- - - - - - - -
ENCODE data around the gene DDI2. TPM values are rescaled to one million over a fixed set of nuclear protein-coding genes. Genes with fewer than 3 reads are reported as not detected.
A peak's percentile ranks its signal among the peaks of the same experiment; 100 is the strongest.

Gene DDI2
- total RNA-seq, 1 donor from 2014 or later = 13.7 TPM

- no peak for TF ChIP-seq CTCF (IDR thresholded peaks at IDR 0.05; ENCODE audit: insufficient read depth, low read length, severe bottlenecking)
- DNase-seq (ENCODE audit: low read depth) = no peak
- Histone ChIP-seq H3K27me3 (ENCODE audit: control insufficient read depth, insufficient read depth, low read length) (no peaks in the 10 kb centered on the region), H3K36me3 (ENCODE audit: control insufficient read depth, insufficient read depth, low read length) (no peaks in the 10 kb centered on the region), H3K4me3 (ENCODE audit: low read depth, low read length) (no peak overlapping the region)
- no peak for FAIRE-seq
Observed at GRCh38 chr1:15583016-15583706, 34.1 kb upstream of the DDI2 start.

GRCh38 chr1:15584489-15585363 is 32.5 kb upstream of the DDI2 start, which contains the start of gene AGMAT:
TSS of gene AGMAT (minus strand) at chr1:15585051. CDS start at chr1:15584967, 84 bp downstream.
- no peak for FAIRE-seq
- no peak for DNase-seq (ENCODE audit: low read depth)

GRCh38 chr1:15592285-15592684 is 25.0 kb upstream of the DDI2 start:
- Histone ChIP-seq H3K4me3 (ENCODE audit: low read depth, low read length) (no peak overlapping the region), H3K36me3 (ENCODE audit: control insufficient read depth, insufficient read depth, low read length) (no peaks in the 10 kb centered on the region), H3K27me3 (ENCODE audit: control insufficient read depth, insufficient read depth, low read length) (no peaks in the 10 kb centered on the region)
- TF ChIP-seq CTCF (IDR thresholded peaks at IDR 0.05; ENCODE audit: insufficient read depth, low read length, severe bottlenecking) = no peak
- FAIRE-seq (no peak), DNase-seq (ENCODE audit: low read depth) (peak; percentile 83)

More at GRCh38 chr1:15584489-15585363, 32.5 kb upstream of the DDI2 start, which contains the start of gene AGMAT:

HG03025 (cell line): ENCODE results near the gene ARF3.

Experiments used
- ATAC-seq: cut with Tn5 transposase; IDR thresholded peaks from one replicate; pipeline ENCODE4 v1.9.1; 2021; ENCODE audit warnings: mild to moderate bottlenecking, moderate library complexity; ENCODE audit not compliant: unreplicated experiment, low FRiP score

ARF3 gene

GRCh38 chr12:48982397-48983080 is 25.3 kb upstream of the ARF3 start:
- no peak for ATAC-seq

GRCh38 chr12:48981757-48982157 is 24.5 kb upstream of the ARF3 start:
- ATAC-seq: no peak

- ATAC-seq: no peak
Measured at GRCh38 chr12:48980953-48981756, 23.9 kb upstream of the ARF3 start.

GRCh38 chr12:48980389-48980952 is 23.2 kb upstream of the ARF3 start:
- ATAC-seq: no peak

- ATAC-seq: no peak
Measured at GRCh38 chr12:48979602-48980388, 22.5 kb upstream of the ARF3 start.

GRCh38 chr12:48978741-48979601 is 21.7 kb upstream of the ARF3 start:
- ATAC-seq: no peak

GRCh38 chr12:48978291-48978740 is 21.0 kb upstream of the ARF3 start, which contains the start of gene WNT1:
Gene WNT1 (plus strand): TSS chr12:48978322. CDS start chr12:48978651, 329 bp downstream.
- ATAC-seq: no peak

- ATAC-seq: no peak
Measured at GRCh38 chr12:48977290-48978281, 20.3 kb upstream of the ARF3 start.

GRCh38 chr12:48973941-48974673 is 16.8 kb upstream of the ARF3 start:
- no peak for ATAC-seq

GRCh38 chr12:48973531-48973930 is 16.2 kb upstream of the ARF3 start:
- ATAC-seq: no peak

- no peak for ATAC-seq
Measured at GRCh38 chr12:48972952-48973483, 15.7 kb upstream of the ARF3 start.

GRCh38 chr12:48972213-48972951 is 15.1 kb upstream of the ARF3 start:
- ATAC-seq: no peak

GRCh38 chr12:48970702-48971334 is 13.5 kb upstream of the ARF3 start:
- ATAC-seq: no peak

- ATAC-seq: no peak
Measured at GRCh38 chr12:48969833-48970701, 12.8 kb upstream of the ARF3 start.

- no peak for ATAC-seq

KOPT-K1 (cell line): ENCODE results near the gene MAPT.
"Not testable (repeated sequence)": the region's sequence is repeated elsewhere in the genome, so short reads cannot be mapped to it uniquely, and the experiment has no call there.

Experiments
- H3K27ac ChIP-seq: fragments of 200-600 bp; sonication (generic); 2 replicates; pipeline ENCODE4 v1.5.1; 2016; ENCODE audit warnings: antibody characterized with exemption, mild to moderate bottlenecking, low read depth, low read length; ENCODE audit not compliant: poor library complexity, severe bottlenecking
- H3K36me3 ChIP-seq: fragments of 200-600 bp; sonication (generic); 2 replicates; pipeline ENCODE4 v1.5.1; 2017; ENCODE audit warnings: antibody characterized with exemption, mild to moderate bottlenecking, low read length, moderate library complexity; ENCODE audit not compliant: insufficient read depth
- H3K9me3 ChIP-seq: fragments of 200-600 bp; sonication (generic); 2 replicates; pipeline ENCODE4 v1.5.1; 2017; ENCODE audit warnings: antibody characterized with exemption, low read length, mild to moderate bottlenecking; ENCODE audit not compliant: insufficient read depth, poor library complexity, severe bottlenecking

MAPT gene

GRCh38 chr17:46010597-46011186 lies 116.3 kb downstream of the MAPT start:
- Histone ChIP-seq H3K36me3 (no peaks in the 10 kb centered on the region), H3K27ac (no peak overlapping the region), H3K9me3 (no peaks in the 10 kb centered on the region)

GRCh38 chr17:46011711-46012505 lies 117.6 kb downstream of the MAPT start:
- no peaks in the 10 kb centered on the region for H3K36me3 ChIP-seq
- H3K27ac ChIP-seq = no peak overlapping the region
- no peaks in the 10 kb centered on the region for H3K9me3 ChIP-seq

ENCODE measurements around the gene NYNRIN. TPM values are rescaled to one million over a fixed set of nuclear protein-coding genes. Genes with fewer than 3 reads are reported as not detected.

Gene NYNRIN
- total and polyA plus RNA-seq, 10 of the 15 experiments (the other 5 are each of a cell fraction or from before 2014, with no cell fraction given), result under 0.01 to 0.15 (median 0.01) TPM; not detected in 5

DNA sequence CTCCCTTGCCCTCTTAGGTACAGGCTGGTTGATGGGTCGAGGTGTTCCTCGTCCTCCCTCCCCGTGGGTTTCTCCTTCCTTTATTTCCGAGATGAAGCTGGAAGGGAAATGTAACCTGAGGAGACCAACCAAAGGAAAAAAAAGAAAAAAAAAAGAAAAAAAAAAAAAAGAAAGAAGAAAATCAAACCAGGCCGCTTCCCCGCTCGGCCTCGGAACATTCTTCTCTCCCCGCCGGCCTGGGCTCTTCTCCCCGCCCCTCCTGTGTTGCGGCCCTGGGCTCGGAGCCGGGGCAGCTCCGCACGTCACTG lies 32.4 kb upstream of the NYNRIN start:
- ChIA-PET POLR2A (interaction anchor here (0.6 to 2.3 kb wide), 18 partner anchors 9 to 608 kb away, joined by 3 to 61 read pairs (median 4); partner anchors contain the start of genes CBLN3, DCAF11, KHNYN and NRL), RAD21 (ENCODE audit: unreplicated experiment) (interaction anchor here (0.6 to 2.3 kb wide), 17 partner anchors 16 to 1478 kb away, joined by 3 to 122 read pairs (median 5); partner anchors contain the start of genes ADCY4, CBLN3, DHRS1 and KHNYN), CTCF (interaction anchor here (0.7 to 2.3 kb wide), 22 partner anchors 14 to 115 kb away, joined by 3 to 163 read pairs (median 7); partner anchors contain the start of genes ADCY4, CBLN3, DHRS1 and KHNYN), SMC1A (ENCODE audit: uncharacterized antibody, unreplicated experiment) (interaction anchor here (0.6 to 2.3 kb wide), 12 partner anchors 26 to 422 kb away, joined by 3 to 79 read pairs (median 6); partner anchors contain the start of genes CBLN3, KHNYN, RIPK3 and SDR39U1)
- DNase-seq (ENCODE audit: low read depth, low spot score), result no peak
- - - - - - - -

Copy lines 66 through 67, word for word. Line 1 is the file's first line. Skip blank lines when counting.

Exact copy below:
ENCODE measurements around the gene NYNRIN. TPM values are rescaled to one million over a fixed set of nuclear protein-coding genes. Genes with fewer than 3 reads are reported as not detected.

Gene NYNRIN